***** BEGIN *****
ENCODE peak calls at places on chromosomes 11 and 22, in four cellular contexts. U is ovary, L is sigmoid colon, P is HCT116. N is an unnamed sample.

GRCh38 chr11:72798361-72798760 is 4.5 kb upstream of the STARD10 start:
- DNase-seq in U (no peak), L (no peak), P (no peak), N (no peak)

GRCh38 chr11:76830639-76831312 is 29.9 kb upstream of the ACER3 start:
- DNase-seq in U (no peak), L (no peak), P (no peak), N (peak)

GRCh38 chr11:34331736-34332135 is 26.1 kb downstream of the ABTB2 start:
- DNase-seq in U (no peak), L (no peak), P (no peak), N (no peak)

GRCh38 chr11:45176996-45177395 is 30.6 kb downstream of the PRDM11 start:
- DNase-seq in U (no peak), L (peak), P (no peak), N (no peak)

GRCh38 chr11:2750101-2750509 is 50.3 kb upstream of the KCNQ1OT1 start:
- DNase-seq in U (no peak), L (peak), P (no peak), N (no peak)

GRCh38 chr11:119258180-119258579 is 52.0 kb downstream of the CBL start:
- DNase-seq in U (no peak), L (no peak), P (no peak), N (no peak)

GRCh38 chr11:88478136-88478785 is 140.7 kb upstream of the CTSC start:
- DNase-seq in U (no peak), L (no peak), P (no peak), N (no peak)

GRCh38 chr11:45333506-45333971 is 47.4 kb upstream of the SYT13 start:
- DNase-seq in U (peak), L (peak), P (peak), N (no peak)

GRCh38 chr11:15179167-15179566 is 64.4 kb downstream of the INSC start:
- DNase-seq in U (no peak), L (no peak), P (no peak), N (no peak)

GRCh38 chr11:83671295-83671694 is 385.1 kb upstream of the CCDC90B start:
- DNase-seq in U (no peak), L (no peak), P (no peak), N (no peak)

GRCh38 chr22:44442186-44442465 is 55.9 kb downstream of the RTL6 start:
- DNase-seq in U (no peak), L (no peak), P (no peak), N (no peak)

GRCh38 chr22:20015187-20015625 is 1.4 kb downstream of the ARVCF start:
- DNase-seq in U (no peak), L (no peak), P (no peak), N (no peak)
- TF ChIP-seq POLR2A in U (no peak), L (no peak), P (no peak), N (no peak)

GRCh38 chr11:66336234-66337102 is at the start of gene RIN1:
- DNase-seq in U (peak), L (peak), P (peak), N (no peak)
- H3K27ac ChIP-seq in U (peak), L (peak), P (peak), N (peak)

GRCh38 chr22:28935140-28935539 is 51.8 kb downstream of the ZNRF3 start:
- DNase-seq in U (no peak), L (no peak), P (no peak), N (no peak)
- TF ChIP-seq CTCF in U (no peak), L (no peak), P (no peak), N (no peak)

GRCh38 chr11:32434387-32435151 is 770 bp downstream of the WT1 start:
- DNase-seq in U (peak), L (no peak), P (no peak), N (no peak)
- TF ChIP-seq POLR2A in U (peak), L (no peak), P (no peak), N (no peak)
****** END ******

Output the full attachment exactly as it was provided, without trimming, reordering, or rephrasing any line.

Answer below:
ENCODE peak calls at places on chromosomes 11 and 22, in four cellular contexts. U is ovary, L is sigmoid colon, P is HCT116. N is an unnamed sample.

GRCh38 chr11:72798361-72798760 is 4.5 kb upstream of the STARD10 start:
- DNase-seq in U (no peak), L (no peak), P (no peak), N (no peak)

GRCh38 chr11:76830639-76831312 is 29.9 kb upstream of the ACER3 start:
- DNase-seq in U (no peak), L (no peak), P (no peak), N (peak)

GRCh38 chr11:34331736-34332135 is 26.1 kb downstream of the ABTB2 start:
- DNase-seq in U (no peak), L (no peak), P (no peak), N (no peak)

GRCh38 chr11:45176996-45177395 is 30.6 kb downstream of the PRDM11 start:
- DNase-seq in U (no peak), L (peak), P (no peak), N (no peak)

GRCh38 chr11:2750101-2750509 is 50.3 kb upstream of the KCNQ1OT1 start:
- DNase-seq in U (no peak), L (peak), P (no peak), N (no peak)

GRCh38 chr11:119258180-119258579 is 52.0 kb downstream of the CBL start:
- DNase-seq in U (no peak), L (no peak), P (no peak), N (no peak)

GRCh38 chr11:88478136-88478785 is 140.7 kb upstream of the CTSC start:
- DNase-seq in U (no peak), L (no peak), P (no peak), N (no peak)

GRCh38 chr11:45333506-45333971 is 47.4 kb upstream of the SYT13 start:
- DNase-seq in U (peak), L (peak), P (peak), N (no peak)

GRCh38 chr11:15179167-15179566 is 64.4 kb downstream of the INSC start:
- DNase-seq in U (no peak), L (no peak), P (no peak), N (no peak)

GRCh38 chr11:83671295-83671694 is 385.1 kb upstream of the CCDC90B start:
- DNase-seq in U (no peak), L (no peak), P (no peak), N (no peak)

GRCh38 chr22:44442186-44442465 is 55.9 kb downstream of the RTL6 start:
- DNase-seq in U (no peak), L (no peak), P (no peak), N (no peak)

GRCh38 chr22:20015187-20015625 is 1.4 kb downstream of the ARVCF start:
- DNase-seq in U (no peak), L (no peak), P (no peak), N (no peak)
- TF ChIP-seq POLR2A in U (no peak), L (no peak), P (no peak), N (no peak)

GRCh38 chr11:66336234-66337102 is at the start of gene RIN1:
- DNase-seq in U (peak), L (peak), P (peak), N (no peak)
- H3K27ac ChIP-seq in U (peak), L (peak), P (peak), N (peak)

GRCh38 chr22:28935140-28935539 is 51.8 kb downstream of the ZNRF3 start:
- DNase-seq in U (no peak), L (no peak), P (no peak), N (no peak)
- TF ChIP-seq CTCF in U (no peak), L (no peak), P (no peak), N (no peak)

GRCh38 chr11:32434387-32435151 is 770 bp downstream of the WT1 start:
- DNase-seq in U (peak), L (no peak), P (no peak), N (no peak)
- TF ChIP-seq POLR2A in U (peak), L (no peak), P (no peak), N (no peak)